While I was constantly monitoring the lane flow, I had to make sure that 25 employees were getting their breaks on time. The problem was, to send someone to break, meant to reduce the staff that kept the lanes flowing. Heaven forbid an employee should call out, or the entire pyramid became a pile of rubble and you could forget about taking a break yourself in an 8 and a half hour shift. The war was on and your job was simply to survive till the end of the day. With a reduced staff, you had to be creative and find ways to keep the traffic moving. So you would pull someone off of U-scan and put him on a register, but at the other end of the store, the other U-scan person needs a break, so you either close down one U-scan and double the traffic to the other U-scan, or you use the remote handhelds, and ran both U-scans yourself, at the same time, running back and forth to take I.D.'s, all while still running the floor, making sure the traffic in the lanes was under control.
One of the most difficult parts of the job is the fact that our store employs a lot of staff with disabilities. So, even though, as a human being, my heart rejoiced, as a supervisor, my heart sinks when I wonder how we were going to get carts in all day when two baggers were in their eighties and obviously couldn't do carts. My only option became a nice young man who basically just wandered off all day long. Keeping certain employees on track was a full time job in itself. When you floor supervise, you never have one job, you have three or four at a time. Multitasking is huge! I would bag for the customers all day long. There are never enough baggers and I really hated seeing a customer bag their own groceries. When done right, bagging is a very physical activity, because it incorporates speed (keeping anything from being crushed as the food comes down the belt), accuracy (keeping the right products together), and monitoring (trying to anticipate and react to the customers cues, even before they have said anything.) Then, as soon as one customer has been helped, you must dash to the next lane and do it again and again, and again. We called this "hopping." You must hop from lane to lane to make sure everyone's needs are being met.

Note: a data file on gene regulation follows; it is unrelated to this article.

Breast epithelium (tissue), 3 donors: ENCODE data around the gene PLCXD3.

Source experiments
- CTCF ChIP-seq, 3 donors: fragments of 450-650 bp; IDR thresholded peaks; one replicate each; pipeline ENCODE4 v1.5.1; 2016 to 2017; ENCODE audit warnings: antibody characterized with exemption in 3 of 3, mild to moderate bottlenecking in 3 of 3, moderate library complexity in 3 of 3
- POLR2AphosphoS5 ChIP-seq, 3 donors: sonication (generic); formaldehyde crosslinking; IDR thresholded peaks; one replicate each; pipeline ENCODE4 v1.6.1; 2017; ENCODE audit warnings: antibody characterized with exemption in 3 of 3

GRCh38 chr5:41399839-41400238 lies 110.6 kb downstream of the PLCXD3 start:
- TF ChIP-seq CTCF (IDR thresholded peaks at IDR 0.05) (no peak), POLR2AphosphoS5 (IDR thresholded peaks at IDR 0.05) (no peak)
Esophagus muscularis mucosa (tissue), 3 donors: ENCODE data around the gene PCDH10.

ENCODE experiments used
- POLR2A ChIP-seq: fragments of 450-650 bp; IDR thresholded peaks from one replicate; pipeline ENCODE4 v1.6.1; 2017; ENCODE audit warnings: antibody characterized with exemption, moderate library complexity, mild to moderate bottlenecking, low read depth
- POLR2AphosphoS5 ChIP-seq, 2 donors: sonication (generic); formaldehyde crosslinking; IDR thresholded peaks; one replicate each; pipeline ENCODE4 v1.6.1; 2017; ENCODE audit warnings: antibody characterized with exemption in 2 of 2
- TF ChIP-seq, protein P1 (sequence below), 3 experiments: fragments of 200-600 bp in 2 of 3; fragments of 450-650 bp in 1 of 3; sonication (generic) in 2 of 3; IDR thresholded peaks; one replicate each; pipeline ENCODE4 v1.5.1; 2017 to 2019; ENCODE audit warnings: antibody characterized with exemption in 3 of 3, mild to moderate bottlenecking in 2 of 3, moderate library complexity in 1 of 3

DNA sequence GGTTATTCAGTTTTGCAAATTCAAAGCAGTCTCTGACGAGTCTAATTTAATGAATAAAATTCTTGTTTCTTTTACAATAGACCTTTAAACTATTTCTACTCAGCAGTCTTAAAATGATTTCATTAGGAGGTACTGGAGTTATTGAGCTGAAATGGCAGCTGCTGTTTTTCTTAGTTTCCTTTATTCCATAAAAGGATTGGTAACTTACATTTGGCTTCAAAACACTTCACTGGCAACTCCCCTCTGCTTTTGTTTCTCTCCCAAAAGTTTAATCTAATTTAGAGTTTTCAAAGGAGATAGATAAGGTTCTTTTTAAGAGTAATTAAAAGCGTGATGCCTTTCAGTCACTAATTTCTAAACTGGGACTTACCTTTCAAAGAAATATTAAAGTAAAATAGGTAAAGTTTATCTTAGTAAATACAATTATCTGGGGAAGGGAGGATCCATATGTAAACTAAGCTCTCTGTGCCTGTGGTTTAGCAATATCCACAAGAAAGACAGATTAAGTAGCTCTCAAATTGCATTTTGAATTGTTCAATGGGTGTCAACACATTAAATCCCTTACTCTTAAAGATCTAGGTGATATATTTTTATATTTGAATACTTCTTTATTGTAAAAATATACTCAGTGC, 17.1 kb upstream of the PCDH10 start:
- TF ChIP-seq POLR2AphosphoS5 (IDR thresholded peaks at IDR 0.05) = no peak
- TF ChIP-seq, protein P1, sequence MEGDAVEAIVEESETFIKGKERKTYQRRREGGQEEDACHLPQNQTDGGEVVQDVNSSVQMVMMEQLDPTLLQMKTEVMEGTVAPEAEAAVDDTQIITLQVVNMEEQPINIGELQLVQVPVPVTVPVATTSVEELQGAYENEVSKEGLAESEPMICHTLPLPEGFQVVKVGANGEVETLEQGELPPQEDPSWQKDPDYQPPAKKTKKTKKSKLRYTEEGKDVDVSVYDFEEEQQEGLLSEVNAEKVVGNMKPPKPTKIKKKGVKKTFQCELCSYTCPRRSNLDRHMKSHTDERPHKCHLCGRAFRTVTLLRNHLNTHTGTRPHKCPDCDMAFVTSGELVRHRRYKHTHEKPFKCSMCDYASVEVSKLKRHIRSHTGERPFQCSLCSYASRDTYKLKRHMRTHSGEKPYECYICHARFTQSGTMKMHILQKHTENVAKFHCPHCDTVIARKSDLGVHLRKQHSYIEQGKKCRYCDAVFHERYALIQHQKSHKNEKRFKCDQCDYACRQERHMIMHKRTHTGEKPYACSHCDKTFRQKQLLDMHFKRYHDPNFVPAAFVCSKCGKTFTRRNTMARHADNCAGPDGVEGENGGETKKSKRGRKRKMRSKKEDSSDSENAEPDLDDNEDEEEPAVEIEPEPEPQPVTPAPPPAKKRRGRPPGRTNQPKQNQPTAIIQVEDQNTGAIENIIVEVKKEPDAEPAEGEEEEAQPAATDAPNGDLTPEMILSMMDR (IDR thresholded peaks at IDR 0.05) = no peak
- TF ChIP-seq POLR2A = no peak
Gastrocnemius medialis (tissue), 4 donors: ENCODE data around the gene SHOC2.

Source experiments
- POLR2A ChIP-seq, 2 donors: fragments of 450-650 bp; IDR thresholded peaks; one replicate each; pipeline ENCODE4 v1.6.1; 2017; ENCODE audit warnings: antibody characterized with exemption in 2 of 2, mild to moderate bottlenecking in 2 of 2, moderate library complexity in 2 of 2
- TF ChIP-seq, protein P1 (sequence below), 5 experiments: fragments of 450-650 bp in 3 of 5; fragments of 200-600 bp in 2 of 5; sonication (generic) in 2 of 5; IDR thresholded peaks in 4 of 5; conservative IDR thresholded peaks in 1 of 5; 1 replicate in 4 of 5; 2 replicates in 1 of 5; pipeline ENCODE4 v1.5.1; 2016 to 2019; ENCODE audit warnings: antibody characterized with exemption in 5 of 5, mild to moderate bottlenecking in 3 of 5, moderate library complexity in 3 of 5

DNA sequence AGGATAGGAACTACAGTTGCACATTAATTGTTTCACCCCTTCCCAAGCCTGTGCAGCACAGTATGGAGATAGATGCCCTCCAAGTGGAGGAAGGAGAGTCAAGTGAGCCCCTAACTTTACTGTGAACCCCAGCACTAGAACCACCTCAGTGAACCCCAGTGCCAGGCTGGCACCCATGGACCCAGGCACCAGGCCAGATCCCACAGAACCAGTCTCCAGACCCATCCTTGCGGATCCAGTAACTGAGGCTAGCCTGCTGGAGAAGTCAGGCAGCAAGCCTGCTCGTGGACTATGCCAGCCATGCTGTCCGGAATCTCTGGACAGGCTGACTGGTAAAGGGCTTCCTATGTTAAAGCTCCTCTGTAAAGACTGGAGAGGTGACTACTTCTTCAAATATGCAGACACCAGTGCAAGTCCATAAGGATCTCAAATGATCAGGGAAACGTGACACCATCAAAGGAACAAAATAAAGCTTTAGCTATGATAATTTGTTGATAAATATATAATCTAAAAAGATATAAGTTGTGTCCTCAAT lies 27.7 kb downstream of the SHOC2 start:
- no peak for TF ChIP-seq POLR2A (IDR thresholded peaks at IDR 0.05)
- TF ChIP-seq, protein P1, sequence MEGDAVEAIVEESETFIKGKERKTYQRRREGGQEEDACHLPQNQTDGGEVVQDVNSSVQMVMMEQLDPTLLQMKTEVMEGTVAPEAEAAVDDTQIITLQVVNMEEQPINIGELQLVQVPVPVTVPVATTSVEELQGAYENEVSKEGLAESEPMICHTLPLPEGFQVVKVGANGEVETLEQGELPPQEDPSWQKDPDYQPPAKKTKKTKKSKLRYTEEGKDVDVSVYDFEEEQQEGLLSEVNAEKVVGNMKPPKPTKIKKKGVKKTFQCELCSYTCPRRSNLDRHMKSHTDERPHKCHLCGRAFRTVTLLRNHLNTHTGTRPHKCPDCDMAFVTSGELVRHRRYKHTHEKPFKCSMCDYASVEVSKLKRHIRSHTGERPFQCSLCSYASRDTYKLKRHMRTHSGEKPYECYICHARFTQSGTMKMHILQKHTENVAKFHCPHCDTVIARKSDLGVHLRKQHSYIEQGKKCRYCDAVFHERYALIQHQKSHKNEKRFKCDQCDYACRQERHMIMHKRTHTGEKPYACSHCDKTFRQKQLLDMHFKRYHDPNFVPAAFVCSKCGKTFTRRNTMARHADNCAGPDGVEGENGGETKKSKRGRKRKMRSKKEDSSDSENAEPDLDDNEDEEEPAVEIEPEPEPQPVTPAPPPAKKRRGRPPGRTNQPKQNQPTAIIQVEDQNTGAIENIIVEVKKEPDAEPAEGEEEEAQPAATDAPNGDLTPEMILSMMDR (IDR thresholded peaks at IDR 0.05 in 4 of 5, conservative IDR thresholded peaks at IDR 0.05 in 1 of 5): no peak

I have two pet peeves. 1) Is when a perfectly young and healthy person asks for help to the car, which leaves the next customer in line without anyone to bag their groceries. I love when I ask if we can help an elderly person to their car and they tell me they are independent because they do their own tasks. I secretly hope to myself that the thirty-year-old woman (with no kids), who wants help out, is listening. The other is; 2) When customers ask for paper bags. I know this sounds unreasonable, but bagging in paper is very difficult. It takes twice as long, slows down your lines and the bags can't handle that much weight so the task became quite frustrating. People always said, "Save a bag!" when they choose paper over plastic, but that made no sense at all. A paper bag is still a bag and it come from a tree, so I guess, "Save a tree!" is not as high an option on their list. In any event, it was an irritant.